How To Deal with Teachers Who Are Reluctant to Training

Dealing with negative teachers in the workplace can be difficult and frustrating. When things become toxic, it's far too easy to get sucked into the negativity. So, what is it to be done?

OK, first things first, I think every institution has come across with a reluctant or a negative teacher. You may have teachers who are directly defiant to training and make it clear they don’t want your help. These teachers may tell you that they don’t need training, that their classes are working just fine as it is, or they simply don’t want to be trained. Which is the best approach to address this problem?

Text by:  Despoina Papageorgiou

Tip 1:

Find out the Whys!

Don’t fall into the fallacy that your teacher is irrational or difficult like a spoilt student. There is always a logical explanation; they may not feel comfortable with training or they may not trust you as their trainer.

It should come as no surprise that veteran teachers are most likely to resist training. That’s not to say that new teachers can’t be resistant, but the longer a teacher has been in the classroom, the more likely they are to believe traditional instructional methods are best. These teachers have had success with their tried-and-true lessons and strategies, so they are not necessarily being resistant to be difficult, but rather because change may seem unnecessary. It is also likely that the educational system in which they attended and were trained for is a distant figment of the past. In this case, change may seem overwhelming to teachers. A new curricular initiative might seem like the latest wave of change that will eventually pass as they have so often experienced before, so trying to keep up and adapt can be frustrating for them. Even teachers who support change and willingly accept training may feel overwhelmed by the amount of work required to implement new lessons or instructional strategies.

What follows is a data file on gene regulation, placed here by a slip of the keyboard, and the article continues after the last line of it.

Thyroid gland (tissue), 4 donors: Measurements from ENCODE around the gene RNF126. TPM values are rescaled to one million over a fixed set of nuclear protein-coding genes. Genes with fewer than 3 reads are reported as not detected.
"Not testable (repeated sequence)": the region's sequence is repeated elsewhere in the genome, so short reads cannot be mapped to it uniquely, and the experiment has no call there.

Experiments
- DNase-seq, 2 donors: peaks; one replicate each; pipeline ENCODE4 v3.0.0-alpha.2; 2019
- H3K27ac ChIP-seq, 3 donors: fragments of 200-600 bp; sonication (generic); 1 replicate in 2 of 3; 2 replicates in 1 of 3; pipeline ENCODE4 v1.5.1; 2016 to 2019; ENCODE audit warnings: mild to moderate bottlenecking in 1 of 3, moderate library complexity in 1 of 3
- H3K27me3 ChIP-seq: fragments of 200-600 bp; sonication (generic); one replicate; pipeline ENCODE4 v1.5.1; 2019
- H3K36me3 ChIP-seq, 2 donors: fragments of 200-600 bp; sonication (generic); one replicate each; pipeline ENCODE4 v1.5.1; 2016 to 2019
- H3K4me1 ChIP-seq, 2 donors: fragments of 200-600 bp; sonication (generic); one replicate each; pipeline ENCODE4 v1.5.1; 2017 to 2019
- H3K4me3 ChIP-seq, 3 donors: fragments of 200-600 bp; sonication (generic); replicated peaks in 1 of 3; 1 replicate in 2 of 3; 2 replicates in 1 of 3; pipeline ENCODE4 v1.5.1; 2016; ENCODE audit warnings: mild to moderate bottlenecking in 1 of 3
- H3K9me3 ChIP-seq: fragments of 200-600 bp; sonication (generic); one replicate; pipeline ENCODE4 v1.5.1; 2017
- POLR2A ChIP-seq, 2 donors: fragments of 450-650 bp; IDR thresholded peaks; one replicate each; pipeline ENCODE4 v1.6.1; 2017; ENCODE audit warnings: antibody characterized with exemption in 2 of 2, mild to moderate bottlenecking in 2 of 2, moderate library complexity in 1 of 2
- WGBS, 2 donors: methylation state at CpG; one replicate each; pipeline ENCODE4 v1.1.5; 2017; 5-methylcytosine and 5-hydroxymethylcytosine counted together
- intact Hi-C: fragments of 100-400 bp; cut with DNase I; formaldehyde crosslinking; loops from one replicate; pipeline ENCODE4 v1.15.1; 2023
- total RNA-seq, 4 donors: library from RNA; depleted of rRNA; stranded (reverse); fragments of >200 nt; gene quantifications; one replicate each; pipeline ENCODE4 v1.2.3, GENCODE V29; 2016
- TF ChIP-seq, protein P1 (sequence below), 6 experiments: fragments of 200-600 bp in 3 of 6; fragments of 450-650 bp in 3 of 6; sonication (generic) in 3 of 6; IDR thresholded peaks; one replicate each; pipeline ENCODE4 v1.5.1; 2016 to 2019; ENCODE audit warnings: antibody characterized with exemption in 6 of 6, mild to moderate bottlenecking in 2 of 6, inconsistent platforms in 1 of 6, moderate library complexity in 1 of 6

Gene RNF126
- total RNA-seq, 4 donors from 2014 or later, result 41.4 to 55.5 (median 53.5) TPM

Each one of these causes for resistance can be boiled down to one common denominator – fear. Teachers, quite frankly, are resistant to change because change is scary. Especially in an educational world already plagued with bad press, high stakes testing and questions of professional competence, teachers can be afraid that instructional coaching may illuminate their shortcomings. There is often a fear from teachers that administration will not help or support them if things go wrong. There is fear that a teacher’s knowledge or skills are inadequate. There is a general fear of failure. Teachers do not like to look incompetent in front of their students because they believe it dissolves their credibility as the teacher. The best way to combat each of these sources of resistance, however, is to build a trusting relationship with the teachers you are training. 

Tip 2:

Be honest!

As you build this relationship with teachers, it’s important for you to be transparent with them. If you have not explicitly explained your purpose for working with them, or your goals for instructional coaching, you need to do so. Be sure to address the why of what you’re doing. If teachers know you’re not there to judge them, but rather to provide advice and feedback that will make their teaching lives easier, they are likely to be more receptive to your feedback and recommendations. Empathy is a great tool to use in these conversations.